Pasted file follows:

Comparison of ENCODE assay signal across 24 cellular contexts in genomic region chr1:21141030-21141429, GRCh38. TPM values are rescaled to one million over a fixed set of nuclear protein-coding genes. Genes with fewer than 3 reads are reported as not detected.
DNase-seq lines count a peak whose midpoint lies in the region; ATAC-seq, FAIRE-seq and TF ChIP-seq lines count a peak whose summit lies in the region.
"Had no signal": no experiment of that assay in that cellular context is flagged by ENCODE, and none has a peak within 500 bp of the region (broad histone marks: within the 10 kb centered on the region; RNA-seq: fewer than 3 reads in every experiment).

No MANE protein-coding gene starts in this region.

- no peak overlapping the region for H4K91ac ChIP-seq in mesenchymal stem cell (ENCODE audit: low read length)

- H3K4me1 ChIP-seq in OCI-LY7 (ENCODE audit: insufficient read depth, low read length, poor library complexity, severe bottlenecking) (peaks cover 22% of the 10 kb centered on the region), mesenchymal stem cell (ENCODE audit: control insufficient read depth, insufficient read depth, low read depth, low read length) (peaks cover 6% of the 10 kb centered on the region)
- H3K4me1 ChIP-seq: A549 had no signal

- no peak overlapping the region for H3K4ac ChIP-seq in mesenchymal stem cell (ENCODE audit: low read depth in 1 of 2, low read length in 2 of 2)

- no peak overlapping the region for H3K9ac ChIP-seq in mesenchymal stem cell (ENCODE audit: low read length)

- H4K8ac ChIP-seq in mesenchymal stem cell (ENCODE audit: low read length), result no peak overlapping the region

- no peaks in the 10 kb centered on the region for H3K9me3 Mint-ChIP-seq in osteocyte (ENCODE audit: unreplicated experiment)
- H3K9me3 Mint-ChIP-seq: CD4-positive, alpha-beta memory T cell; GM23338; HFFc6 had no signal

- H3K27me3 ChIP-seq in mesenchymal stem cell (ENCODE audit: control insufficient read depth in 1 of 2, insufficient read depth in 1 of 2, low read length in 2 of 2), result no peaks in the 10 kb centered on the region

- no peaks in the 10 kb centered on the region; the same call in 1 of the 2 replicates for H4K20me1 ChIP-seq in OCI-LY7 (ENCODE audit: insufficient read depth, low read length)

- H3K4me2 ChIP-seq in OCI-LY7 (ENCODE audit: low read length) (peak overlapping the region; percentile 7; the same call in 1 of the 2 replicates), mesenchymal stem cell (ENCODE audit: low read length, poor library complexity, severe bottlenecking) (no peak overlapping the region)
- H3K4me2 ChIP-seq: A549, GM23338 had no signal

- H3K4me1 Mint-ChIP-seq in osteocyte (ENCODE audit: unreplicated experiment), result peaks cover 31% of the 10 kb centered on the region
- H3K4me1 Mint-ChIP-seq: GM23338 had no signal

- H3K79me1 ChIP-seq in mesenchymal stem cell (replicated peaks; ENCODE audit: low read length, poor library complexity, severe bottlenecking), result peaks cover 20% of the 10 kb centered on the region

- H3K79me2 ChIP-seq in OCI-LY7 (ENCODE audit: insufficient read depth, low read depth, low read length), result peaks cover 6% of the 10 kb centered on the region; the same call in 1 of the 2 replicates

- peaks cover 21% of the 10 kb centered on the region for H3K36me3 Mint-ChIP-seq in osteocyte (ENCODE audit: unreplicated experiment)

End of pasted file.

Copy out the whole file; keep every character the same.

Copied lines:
Comparison of ENCODE assay signal across 24 cellular contexts in genomic region chr1:21141030-21141429, GRCh38. TPM values are rescaled to one million over a fixed set of nuclear protein-coding genes. Genes with fewer than 3 reads are reported as not detected.
DNase-seq lines count a peak whose midpoint lies in the region; ATAC-seq, FAIRE-seq and TF ChIP-seq lines count a peak whose summit lies in the region.
"Had no signal": no experiment of that assay in that cellular context is flagged by ENCODE, and none has a peak within 500 bp of the region (broad histone marks: within the 10 kb centered on the region; RNA-seq: fewer than 3 reads in every experiment).

No MANE protein-coding gene starts in this region.

- no peak overlapping the region for H4K91ac ChIP-seq in mesenchymal stem cell (ENCODE audit: low read length)

- H3K4me1 ChIP-seq in OCI-LY7 (ENCODE audit: insufficient read depth, low read length, poor library complexity, severe bottlenecking) (peaks cover 22% of the 10 kb centered on the region), mesenchymal stem cell (ENCODE audit: control insufficient read depth, insufficient read depth, low read depth, low read length) (peaks cover 6% of the 10 kb centered on the region)
- H3K4me1 ChIP-seq: A549 had no signal

- no peak overlapping the region for H3K4ac ChIP-seq in mesenchymal stem cell (ENCODE audit: low read depth in 1 of 2, low read length in 2 of 2)

- no peak overlapping the region for H3K9ac ChIP-seq in mesenchymal stem cell (ENCODE audit: low read length)

- H4K8ac ChIP-seq in mesenchymal stem cell (ENCODE audit: low read length), result no peak overlapping the region

- no peaks in the 10 kb centered on the region for H3K9me3 Mint-ChIP-seq in osteocyte (ENCODE audit: unreplicated experiment)
- H3K9me3 Mint-ChIP-seq: CD4-positive, alpha-beta memory T cell; GM23338; HFFc6 had no signal

- H3K27me3 ChIP-seq in mesenchymal stem cell (ENCODE audit: control insufficient read depth in 1 of 2, insufficient read depth in 1 of 2, low read length in 2 of 2), result no peaks in the 10 kb centered on the region

- no peaks in the 10 kb centered on the region; the same call in 1 of the 2 replicates for H4K20me1 ChIP-seq in OCI-LY7 (ENCODE audit: insufficient read depth, low read length)

- H3K4me2 ChIP-seq in OCI-LY7 (ENCODE audit: low read length) (peak overlapping the region; percentile 7; the same call in 1 of the 2 replicates), mesenchymal stem cell (ENCODE audit: low read length, poor library complexity, severe bottlenecking) (no peak overlapping the region)
- H3K4me2 ChIP-seq: A549, GM23338 had no signal

- H3K4me1 Mint-ChIP-seq in osteocyte (ENCODE audit: unreplicated experiment), result peaks cover 31% of the 10 kb centered on the region
- H3K4me1 Mint-ChIP-seq: GM23338 had no signal

- H3K79me1 ChIP-seq in mesenchymal stem cell (replicated peaks; ENCODE audit: low read length, poor library complexity, severe bottlenecking), result peaks cover 20% of the 10 kb centered on the region

- H3K79me2 ChIP-seq in OCI-LY7 (ENCODE audit: insufficient read depth, low read depth, low read length), result peaks cover 6% of the 10 kb centered on the region; the same call in 1 of the 2 replicates

- peaks cover 21% of the 10 kb centered on the region for H3K36me3 Mint-ChIP-seq in osteocyte (ENCODE audit: unreplicated experiment)